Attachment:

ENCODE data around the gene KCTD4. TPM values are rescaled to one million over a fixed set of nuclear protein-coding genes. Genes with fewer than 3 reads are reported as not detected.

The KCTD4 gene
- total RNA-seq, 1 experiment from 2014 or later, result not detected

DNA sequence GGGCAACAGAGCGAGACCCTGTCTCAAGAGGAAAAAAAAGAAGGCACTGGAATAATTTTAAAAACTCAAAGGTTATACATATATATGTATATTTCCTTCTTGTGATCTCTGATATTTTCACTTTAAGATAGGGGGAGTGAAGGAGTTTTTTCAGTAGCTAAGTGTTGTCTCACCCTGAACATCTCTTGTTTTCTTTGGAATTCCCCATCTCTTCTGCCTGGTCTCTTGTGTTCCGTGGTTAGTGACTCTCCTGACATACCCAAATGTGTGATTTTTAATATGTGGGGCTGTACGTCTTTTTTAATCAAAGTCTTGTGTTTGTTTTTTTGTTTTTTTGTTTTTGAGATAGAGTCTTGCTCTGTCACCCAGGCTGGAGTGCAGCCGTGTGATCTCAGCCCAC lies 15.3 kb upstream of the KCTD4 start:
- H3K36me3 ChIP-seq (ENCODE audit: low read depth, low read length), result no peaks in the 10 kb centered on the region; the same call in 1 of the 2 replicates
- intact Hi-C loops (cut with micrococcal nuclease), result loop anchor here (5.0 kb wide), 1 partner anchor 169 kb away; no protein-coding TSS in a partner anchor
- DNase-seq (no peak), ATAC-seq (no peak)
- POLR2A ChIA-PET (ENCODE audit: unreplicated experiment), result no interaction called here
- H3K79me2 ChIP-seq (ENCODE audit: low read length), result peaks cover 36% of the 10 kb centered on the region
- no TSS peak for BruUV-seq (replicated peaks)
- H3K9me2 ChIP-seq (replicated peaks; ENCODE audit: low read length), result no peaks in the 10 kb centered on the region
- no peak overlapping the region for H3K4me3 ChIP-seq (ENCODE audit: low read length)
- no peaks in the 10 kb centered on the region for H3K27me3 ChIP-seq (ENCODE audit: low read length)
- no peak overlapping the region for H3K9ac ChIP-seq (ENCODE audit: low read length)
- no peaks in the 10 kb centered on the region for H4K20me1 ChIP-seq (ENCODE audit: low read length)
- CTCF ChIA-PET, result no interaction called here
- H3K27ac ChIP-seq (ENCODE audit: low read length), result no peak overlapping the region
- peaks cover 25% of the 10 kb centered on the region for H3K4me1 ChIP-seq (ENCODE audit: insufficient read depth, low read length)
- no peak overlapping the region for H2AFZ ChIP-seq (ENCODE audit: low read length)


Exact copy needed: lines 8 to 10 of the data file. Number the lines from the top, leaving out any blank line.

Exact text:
- POLR2A ChIA-PET (ENCODE audit: unreplicated experiment), result no interaction called here
- H3K79me2 ChIP-seq (ENCODE audit: low read length), result peaks cover 36% of the 10 kb centered on the region
- no TSS peak for BruUV-seq (replicated peaks)